How landscapers can contribute to improving bee health

Updated Aug 6, 2020

honeybee on honeysuckleThis Saturday marks National Honey Bee Day and you can take advantage of this day to share with customers facts about bee health and what your landscaping company is doing to promote it.

Bees are often in the news with some headlines threatening their disappearance as inevitable, but Frank Wong, Ph.D., senior regulatory affairs consultant for Bayer, says that although we still have a way to go in improving pollinator health, things are improving.

“I think things are getting better,” Wong says. “A lot of people are really focusing on honey bees as the canary in the coal mine type situation. I think over the last 10 years as we have seen more people become aware of issues as far as controlling varroa mite and also providing adequate food and forage, using pesticides properly, we’ve seen an overall trend toward decreasing honey bee colony losses.”

Factors affecting bees

While it’s generally pesticides that are highlighted as the sole culprit for the European honey bee’s decline, there are a number of other factors at play as well.

Some of the other stressors that honey bees face include varroa mite infestations, various pathogens and viruses, loss of habitat and forage sources as well as lack of diversity and quantity of forage sources.

“Varroa mite is still a bear to manage,” he says. “That pest is found in so many beehives right now and there’s not a lot of great solutions for that. As I understand, there’s a lot of miticide resistance out there already so even chemical controls of the mites is very difficult. Folks are just starting to crack the field on understanding a lot of the invasive diseases and viruses that are showing up in honey bee populations as well.”

According to Wong, an acre of flowers is needed to feed one hive, yet in more urban areas, this truly becomes a challenge.

“A lot of people assume that because something flowers that it serves as a good food source for pollinators and that’s not necessarily the case,” he says. “Some flowers are just for show and are kind of pretty lousy for pollinators and bees as far as a food source.”

Not only does urbanization reduce the amount of forage available for bees, but it also increases the temperature of the area through the heat island effect. Research from NC State University found that even when yards offered more flowers, the higher temperatures attracted fewer bees.

High temperatures have been found to reduce bee survival, making them more susceptible to pathogens or less able to forage, so the researchers suggest ensuring pollinator communities are shaded as well to help reduce the temperature of the space.

Common misconceptions

One thing that is often misunderstood when people bring up bee health is the stats are often only referring to the European honey bee and not the 4,000 other bee species native to North America.

Screen Shot 2018 08 14 At 4 25 04 PmAccording to Wong, in 2016 the USDA held meetings to discuss how to measure native bee health, but even the experts couldn’t agree on what was a good form of measurement. In fact, the 76 pesticides that the EPA considers acutely toxic to honey bees are only referring to the European honey bee.

“(The) EPA has taken the position that practices good for the honey bee (such as following the label, planting more forage, etc.) help all pollinators but does recognize that different species (and more importantly different classes/orders/families) have different pesticide sensitivities and biological niches,” Wong says.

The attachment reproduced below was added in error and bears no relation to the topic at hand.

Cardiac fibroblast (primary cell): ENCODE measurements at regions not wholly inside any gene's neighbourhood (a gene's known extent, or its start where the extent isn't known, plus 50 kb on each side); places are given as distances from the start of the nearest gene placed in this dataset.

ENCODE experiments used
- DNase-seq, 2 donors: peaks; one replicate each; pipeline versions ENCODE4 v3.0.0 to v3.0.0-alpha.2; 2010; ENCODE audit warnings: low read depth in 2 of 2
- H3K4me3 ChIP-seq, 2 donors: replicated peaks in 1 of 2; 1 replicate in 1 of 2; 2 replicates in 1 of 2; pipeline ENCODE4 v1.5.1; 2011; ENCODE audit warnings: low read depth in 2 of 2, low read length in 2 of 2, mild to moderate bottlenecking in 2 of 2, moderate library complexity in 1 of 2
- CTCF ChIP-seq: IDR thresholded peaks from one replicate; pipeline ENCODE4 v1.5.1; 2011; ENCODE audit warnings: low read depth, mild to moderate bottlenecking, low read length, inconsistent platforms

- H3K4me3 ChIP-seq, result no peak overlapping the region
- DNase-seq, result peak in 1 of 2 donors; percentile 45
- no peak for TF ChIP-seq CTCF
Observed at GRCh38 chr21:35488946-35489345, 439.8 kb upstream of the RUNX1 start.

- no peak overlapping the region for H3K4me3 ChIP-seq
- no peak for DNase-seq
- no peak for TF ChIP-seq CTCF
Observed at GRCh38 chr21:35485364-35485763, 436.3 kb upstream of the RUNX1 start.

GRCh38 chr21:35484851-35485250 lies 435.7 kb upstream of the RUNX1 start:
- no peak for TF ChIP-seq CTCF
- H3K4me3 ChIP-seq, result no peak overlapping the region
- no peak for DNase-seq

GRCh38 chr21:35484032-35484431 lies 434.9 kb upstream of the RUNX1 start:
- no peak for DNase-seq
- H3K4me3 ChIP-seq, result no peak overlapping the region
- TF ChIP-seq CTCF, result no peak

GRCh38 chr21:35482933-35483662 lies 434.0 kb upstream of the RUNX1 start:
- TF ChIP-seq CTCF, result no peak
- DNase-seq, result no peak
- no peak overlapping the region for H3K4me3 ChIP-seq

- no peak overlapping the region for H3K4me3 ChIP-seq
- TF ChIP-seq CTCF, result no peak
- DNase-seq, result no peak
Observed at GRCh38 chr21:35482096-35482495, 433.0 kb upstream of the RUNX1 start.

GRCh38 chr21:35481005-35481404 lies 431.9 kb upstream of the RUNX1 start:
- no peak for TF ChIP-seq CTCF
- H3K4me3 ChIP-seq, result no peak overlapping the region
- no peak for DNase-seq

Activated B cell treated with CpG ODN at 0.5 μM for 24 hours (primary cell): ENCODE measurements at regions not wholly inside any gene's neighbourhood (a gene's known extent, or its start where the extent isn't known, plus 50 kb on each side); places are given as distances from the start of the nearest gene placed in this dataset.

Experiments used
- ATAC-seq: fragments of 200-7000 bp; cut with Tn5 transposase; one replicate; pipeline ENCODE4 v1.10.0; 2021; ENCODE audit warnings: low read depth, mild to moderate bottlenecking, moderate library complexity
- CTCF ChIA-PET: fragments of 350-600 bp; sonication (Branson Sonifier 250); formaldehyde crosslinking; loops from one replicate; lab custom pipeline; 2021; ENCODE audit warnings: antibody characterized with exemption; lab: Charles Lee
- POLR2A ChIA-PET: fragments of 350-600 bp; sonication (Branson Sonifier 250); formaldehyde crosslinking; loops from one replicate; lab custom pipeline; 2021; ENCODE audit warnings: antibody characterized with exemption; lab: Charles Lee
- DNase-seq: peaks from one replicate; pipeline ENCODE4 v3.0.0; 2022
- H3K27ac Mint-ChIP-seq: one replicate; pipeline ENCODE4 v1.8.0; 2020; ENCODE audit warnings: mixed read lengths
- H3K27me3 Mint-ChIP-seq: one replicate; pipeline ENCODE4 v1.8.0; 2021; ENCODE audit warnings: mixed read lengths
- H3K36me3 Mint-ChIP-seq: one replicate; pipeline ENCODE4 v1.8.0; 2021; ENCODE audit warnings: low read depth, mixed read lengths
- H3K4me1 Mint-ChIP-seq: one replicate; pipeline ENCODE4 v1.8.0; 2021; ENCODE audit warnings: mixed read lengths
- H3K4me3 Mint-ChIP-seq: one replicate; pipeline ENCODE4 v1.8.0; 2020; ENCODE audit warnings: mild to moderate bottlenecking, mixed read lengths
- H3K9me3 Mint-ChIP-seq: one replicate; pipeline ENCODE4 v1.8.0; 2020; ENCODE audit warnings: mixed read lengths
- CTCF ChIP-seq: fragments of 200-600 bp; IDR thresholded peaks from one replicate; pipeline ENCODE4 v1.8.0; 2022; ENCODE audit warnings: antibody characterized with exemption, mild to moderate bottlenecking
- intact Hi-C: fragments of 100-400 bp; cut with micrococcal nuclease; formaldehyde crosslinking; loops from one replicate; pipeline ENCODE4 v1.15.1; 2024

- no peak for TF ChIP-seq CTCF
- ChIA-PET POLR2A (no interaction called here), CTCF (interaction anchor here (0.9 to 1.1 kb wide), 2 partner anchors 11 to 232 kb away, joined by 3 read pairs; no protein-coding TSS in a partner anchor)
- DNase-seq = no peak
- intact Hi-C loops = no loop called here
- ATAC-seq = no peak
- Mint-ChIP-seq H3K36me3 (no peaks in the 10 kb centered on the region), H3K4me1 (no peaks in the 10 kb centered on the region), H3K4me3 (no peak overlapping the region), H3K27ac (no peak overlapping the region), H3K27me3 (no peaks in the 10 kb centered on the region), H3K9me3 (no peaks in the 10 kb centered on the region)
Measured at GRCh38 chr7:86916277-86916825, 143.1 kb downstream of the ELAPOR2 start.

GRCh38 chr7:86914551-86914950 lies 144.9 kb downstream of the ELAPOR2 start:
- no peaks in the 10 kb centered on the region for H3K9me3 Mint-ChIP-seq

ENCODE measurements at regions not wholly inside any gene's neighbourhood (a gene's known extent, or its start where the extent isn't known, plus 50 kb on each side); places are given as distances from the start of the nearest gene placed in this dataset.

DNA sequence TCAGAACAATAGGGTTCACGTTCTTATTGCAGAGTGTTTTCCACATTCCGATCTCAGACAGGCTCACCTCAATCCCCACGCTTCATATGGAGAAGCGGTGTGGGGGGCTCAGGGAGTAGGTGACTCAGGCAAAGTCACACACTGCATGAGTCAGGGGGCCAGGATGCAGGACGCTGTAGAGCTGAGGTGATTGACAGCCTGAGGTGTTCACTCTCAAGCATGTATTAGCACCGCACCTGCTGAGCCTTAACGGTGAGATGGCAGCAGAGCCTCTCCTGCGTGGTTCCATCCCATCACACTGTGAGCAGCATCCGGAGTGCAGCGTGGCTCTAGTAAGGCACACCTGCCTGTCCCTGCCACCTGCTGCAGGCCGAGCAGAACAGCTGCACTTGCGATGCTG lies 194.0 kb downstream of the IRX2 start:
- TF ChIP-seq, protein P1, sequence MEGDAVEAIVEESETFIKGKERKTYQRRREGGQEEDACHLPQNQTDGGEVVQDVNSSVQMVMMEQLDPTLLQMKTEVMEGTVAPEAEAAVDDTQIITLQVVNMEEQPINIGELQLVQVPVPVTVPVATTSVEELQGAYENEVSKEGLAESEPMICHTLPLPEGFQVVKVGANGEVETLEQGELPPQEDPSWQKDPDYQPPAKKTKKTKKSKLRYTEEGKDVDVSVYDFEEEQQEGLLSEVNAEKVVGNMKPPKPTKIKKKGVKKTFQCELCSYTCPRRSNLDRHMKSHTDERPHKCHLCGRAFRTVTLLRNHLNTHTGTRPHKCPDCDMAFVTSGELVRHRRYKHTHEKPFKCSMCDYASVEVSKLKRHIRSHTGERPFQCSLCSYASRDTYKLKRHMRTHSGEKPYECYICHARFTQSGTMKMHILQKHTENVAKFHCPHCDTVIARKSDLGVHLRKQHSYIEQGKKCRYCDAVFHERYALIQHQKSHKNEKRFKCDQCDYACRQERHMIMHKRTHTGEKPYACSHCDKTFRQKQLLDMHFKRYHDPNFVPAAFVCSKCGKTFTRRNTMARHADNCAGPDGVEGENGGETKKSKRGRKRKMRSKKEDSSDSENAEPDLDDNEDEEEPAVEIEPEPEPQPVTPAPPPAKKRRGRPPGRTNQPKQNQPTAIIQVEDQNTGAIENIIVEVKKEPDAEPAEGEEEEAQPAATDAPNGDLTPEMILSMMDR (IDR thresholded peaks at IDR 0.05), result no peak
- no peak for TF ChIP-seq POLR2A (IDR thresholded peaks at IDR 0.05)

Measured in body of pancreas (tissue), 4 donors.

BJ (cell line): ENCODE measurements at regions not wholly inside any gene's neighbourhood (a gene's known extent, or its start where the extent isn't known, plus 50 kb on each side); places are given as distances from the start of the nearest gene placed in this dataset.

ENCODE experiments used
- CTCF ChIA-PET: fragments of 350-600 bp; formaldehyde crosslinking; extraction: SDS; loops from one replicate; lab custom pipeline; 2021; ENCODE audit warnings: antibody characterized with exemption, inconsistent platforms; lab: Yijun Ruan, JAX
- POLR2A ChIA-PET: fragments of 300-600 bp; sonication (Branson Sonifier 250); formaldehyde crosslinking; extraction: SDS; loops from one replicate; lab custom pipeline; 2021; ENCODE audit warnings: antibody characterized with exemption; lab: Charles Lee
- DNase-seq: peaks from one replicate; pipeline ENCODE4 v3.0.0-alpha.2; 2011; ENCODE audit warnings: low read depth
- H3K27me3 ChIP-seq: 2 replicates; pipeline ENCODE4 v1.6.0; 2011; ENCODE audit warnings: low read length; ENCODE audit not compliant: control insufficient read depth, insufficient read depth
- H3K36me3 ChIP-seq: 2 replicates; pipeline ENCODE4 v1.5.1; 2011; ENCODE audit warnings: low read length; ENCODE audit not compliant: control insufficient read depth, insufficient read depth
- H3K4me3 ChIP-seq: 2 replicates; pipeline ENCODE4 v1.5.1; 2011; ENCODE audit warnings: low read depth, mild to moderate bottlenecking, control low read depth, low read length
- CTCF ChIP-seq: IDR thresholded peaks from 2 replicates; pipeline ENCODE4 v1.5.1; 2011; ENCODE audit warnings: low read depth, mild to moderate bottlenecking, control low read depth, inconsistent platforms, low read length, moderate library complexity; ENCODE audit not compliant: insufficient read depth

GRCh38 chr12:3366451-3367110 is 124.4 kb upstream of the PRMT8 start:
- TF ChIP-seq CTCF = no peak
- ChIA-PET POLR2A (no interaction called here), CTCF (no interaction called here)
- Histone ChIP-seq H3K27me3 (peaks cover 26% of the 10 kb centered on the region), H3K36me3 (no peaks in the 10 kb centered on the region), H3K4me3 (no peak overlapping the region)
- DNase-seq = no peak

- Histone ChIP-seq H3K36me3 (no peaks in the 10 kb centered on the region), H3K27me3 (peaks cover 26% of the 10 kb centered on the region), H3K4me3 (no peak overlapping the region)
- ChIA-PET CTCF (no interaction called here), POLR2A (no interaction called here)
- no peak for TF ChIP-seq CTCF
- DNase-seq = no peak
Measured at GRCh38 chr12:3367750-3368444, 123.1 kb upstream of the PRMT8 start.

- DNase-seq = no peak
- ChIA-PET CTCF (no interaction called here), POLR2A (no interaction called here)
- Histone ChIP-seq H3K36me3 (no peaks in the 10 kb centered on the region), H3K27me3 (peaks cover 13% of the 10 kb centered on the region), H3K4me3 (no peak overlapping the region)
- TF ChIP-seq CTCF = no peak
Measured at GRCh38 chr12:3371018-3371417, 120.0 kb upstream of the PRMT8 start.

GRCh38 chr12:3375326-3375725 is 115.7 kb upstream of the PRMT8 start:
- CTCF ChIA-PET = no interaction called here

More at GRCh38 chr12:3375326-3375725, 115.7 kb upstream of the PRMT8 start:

Another common misconception is that if a homeowner finds dead bees, it must be from a pesticide or varroa mites.

“People don’t recognize that bees do have pretty short lives and the overall renewal and health of the hive is often more important than the individual,” Wong says.

As far as pesticides go, many misunderstand that even organic options like neem oil can harm bees if you don’t read and follow the labels.

“A lot of public focus has been on neonicotinoids but it’s more about being educated and using pesticides properly rather than banning this or that,” Wong says.

How landscapers can help

It may sound simple, but one of the best ways landscaping companies can help bees is to create functional, diverse landscapes. While 15 years ago most new houses got a cookie-cutter landscape to go with it, Wong advises against this.

“We want to get away from that bland uniformity and really be more mindful of what we’re putting in urban areas,” he says.

For clients who are reluctant to attract bees to their backyard out of fear that they or a loved one will get stung, Wong says that generally, insects are more afraid of you than you will ever be of them.

“Be mindful of not agitating them when they’re foraging,” he says. “Generally, bees are foraging out in the morning and not in the later parts of the day. There’s kind of a pretty small window when you have a lot of bee activity.”

Yet he acknowledges those who are allergic to bee stings have to be rational and should opt to stay on the safe side.

Meanwhile, on the pesticide aspect, the main rule of thumb is to ingrain in your pesticide crews the importance of following the labels.

“I don’t think that pesticide use is the driving factor (of bee health) but you can certainly damage or kill pollinators if you’re using pesticides irresponsibility,” Wong says. “Proper use of materials as far as reading the label, understanding what you’re using it for and just not going out willy-nilly with applications and being educated about what you’re doing is really, really critical.”

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